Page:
Wednesday, April 15th, 2020
John – to the seven churches that are in Asia:
Grace to you and peace
From Him who is and who was and who is to come,
And from the Seven Spirits who are before His throne
And from Jesus Christ,
The Faithful Witness, the Firstborn from the dead, the Ruler of the kings of the earth.Revelation 1:4-5a
Snow is falling outside as I write this.
Yes, seasonally, spring has already arrived, along with nest-building robins, emerging tree buds, and even pesky buzzing bugs. The calendar reads April 15th, or midway through the month, the ides of April. But without fail here in the great, picturesque State of Michigan, winter will not go down without a fight. Annually, it feels the need to take a parting shot, right about now. So the snow silently asserts itself, once more.
At least an inch has accumulated since yesterday. Here is some photographic evidence:
Most of the people who receive this column live nearby in Michigan, so, as locals, you know all this talk of snow on April 15th, 2020 is true and accurate. You need only look out the window. There it is. But some of the people who receive this column live somewhere elsewhere. Unless they have another source to verify what I am saying, they cannot be 100% certain that what I’m reporting is true and accurate. They may wonder. They may have their doubts.
Perhaps I am mistaken. Perhaps I am deluded. Perhaps for some nefarious reason I want to mislead my readers about the current weather conditions where I and my family reside. Perhaps I am giving you second-hand information, which I believe to be true but is not.
Nope. I’m giving you accurate, first-hand information. My weather report is not misleading. At least on this point, I’m a wholly reliable witness. It’s exactly as I say. You should believe me.
But if you’re a suspicious sort and inclined to doubt me, find another reliable witness. I can suggest some, if you’d like. The Weather Channel comes immediately to mind.
By now, you may have guessed that today’s theological word, and the subject of this column, is witness. Congratulations! That’s right. I want to talk to you today about the word witness. If you were to read the Book of Revelation in its original language, you would discover that the word routinely translated as witness is actually the word martyr. Originally, the word martyr simply referred to a witness, to someone who gives testimony to something they have seen or heard. That’s it. There’s nothing more to it. In its original meaning, a martyr is simply someone who reports what he or she has seen or heard firsthand. Only later did the word martyr morph into how we understand it now. That being, someone who dies for what they believe. Martyr did not originally mean that. Only later did it take that connotation.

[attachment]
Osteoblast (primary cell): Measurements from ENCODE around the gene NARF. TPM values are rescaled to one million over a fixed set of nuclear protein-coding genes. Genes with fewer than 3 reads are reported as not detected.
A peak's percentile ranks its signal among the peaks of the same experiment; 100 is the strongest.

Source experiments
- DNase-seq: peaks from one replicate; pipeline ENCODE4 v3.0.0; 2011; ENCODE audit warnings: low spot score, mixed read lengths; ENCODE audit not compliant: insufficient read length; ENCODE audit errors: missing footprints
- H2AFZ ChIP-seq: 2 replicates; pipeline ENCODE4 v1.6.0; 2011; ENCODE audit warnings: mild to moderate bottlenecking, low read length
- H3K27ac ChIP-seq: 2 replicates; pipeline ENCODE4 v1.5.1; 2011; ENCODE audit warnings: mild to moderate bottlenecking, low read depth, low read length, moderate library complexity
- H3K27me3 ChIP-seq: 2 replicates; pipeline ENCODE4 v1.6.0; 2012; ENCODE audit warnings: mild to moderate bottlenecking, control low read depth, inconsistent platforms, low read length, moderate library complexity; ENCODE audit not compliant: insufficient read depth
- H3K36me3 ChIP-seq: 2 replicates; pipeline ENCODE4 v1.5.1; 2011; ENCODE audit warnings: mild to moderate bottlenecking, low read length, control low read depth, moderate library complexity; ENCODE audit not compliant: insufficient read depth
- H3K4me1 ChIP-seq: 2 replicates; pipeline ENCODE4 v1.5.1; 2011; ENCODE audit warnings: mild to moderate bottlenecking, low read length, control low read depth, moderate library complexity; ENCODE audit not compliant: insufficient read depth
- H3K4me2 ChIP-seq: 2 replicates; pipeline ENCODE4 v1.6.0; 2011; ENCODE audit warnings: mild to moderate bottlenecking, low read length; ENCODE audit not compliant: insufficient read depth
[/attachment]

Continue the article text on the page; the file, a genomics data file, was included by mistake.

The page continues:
In the Book of Revelation, Jesus Christ is the original martyr. He is the faithful and true witness. Jesus faithfully relayed what he saw and heard to his audience. His testimony was (and is) true, accurate, and trustworthy. In addition to that, Jesus was slain exactly because of his testimony. His testimony was rejected. It was not believed. People thought his testimony not to be true, not to be accurate, and not to be trustworthy. Therefore, Jesus was also a martyr in that latter sense of the word, in the way we understand the word today. He was a martyr in both senses. Jesus Christ is the faithful martyr.
The Book of Revelation does not stop there, though. Martyrdom begins with Jesus but ends with the Church. What was true of Jesus will also be true of us. As followers of Christ, we can also expect to be martyrs. This is an important theme throughout the Book of Revelation, as I will show you in the next episode of the DeKrakenator Daily.
But until then, realize that I primarily mean martyrdom in the original sense of the word. We must be faithful as witnesses, faithful in our testimony to others. We have a job, a calling. One of the primary reasons we are here on the planet is to serve as witnesses for Christ. Years ago, I heard a pastor say that the only reason God keeps us, as Christians, here below is to serve as witnesses to those who do not yet believe. While that might be an overstatement and an over-simplification, it is nonetheless insightful and important. Paul once said that it would be better by far to depart and be with Christ, but that he intends to stick around for the sake of fruitful ministry (see Philippians 1:21-26). We would do well to be like-minded. We should be deliberate and intentional about our testimony, and be diligent to do it, while we still can.
As for martyrdom in the latter sense of the word, we are indeed called to die. But most of us will probably not need to die a violent, public death. Instead, our martyrdom is likely to be a daily death of ego, here and there, now and then, quiet and unnoticed. It will be martyrdom all the same, though; and it will be because we choose to be faithful and true to the One who was and is the Faithful and True Witness.